Monday, June 25, 2007

"This Act mandates a statewide recycling program."

House Substitute 1 to House Bill 146, which would create a meaningful statewide recycling program for Delaware, has a good chance of making it through the House and Senate this week. Here's the synopsis:
This Act mandates a statewide recycling program. The Act is effective immediately upon enactment; however, there are some timelines and other provisions in place to assure timely implementation with the involvement of DNREC and RPAC.
This Act also establishes a Recycling Fund to help pay for various aspects of the recycling system. The source of funding will be a $3 per ton assessment on all solid waste (excluding recyclables) collected and/or disposed of in Delaware. Thus, those who collect solid waste in Delaware and dispose of it out of state will also pay the assessment to support the Delaware recycling initiatives. The fund will be administered by DNREC, with input form the Recycling Public Advisory Council, and used to help municipalities with start-up costs, fund private sector initiatives, support an education and outreach program and fund an assessment of the potential for increased commercial waste recycling. DSWA is not eligible to receive any monies from the Recycling Fund.
The Act provides for the development of yard waste management facilities to handle such materials. Development of private facilities will be encouraged; however, if these do not materialize, DSWA will manage the yard waste on its property or other public property. DSWA is entitled to charge a tipping fee at these facilities sufficient to cover the costs of operation.
The Act establishes recycling goals for both residential and commercial solid waste and involves the Recycling Public Advisory Council, whose role will be to advise DNREC and DSWA on various aspects of recycling and to report annually on the state of recycling and progress made toward the established goals.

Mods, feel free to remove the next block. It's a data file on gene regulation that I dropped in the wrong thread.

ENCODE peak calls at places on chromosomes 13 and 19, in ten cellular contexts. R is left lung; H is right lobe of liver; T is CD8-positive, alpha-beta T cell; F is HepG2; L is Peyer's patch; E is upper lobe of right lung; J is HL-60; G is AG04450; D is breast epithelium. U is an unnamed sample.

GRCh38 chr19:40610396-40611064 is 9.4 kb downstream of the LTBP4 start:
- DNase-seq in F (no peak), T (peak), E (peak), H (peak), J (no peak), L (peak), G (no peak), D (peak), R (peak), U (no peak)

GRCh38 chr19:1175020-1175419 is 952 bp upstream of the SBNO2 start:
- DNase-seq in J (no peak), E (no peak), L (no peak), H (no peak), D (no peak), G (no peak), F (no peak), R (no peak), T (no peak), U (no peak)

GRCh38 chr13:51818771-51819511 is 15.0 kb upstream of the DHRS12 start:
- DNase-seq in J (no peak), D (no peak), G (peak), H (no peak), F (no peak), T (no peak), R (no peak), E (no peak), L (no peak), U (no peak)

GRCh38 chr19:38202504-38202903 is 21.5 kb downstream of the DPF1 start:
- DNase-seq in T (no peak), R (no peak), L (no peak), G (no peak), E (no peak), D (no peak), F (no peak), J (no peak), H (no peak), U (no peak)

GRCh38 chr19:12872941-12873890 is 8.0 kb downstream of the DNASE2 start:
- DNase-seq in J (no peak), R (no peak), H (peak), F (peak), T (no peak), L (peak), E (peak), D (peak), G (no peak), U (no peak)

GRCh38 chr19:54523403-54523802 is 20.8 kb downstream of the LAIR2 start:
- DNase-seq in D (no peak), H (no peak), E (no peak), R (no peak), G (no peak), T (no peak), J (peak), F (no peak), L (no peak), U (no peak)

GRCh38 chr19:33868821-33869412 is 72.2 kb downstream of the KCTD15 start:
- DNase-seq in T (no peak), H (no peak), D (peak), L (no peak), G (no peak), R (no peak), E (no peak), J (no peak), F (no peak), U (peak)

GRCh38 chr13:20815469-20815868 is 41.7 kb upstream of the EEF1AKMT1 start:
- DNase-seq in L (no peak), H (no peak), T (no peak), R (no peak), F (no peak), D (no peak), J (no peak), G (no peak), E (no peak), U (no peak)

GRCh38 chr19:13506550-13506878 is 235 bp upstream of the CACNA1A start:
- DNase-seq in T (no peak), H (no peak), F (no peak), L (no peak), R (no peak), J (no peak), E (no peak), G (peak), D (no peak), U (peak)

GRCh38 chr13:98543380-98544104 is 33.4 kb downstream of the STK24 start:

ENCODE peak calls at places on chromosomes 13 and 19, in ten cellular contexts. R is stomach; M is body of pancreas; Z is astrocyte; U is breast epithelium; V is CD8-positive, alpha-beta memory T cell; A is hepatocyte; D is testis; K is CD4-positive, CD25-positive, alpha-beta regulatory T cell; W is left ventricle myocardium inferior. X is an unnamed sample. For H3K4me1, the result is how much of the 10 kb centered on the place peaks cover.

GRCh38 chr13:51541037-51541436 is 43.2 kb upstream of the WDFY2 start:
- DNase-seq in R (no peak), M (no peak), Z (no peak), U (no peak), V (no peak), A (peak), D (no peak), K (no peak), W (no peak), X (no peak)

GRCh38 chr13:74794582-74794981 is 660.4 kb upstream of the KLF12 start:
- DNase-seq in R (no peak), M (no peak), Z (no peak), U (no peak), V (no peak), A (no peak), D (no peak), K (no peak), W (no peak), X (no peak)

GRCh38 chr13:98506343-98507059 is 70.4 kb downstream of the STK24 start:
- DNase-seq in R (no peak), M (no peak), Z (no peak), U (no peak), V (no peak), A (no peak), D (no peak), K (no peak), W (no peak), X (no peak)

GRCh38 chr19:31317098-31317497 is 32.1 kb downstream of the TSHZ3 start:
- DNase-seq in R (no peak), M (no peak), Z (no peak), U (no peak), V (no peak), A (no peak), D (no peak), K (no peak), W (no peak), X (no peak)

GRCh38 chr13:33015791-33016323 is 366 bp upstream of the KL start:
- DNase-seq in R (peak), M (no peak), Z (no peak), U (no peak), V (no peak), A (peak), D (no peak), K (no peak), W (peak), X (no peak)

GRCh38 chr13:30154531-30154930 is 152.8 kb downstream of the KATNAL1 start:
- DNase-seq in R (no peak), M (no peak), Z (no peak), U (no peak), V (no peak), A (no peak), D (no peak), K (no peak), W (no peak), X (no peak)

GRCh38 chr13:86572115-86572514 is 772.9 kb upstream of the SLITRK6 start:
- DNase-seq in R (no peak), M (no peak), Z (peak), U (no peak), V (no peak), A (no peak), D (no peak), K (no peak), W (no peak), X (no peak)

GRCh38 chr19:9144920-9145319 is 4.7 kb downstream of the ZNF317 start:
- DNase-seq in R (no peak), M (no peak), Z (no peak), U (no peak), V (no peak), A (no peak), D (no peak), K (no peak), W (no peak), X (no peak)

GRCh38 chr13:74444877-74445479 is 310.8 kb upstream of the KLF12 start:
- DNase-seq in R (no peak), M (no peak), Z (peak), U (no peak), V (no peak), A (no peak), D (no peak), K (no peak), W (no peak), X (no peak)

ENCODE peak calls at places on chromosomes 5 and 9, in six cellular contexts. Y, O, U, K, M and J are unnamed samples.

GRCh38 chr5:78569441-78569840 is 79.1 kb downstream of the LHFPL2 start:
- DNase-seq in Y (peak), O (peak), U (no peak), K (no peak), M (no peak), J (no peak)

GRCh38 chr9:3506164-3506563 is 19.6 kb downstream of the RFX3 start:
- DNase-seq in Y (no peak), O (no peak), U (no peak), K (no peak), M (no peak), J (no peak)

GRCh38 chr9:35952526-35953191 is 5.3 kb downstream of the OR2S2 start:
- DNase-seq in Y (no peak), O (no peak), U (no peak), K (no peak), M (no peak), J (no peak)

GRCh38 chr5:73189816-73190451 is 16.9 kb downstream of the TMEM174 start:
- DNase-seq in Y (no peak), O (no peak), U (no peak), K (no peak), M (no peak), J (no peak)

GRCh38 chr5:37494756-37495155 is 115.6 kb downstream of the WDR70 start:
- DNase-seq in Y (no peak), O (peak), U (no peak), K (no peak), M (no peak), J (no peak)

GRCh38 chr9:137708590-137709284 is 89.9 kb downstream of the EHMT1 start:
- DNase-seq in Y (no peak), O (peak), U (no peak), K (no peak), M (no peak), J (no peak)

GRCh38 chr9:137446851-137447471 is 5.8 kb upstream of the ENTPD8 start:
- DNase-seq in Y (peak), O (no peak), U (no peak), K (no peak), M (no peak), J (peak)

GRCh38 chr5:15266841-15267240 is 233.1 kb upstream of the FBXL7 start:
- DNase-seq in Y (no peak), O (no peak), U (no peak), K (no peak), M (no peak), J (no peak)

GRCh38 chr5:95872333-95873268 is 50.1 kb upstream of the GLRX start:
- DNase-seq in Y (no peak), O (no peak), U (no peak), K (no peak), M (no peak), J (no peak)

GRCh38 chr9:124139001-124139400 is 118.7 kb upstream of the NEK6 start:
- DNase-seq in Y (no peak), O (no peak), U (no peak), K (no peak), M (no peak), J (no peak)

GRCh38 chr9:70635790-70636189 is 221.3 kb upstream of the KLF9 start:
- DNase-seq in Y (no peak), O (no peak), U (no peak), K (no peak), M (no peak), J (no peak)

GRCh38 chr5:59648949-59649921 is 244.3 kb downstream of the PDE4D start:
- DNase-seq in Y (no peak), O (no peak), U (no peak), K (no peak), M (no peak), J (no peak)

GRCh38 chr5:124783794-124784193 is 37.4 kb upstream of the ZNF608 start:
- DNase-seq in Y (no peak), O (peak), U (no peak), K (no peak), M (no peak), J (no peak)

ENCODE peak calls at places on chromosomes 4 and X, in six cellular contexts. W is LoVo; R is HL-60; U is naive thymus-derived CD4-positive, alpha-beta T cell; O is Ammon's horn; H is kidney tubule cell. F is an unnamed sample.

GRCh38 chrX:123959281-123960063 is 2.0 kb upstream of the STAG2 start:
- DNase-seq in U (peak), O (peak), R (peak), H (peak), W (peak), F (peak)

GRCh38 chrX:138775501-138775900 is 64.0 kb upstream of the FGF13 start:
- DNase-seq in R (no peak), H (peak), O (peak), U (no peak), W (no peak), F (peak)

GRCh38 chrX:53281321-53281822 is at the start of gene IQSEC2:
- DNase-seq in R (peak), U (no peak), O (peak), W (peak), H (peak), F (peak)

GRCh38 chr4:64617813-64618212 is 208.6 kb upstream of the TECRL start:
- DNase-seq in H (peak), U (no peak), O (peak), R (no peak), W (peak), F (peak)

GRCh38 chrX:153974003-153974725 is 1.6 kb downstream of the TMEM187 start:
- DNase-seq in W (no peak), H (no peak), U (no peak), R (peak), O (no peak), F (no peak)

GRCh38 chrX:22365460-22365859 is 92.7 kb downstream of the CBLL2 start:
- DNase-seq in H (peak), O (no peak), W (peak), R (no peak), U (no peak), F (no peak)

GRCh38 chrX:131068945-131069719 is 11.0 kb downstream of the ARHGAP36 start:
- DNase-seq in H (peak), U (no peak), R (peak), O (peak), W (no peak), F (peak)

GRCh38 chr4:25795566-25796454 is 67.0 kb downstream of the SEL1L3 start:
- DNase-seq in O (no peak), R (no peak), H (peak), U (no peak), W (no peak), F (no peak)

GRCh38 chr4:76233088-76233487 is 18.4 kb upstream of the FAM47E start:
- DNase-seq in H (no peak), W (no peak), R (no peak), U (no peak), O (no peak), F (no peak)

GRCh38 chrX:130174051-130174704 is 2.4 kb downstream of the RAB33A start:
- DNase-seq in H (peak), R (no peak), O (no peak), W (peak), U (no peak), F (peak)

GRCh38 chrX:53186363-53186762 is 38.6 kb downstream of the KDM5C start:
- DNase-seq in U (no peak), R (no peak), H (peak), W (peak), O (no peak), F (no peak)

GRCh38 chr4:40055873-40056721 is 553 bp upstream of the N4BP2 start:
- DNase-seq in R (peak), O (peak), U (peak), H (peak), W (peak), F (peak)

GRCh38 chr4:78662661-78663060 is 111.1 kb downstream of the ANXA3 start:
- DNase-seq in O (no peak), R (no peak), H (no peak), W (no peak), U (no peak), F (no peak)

This bill represents enormous progress on recycling, particularly when you consider, as State Rep. Gerald Brady reminded me, that House Bill 1, introduced in January, would have taken us backwards by forcing the DSWA to landfill yard waste.
Even though the bill has support from the majority leadership of both houses, it still could get lost in the rush of the last few days of the session. I'm told the DSWA opposes the bill, which could mean that the agency's supporters could be looking for ways to keep it from coming to the floor of the House and Senate.
I will have more on the significance of this bill tomorrow, including a reprise of my economic analysis in support of recycling and reasons why the state needs to go all in for recycling to work. In the meanwhile, I urge you to contact your legislators to urge that they pass HS1 to HB 146 this week.


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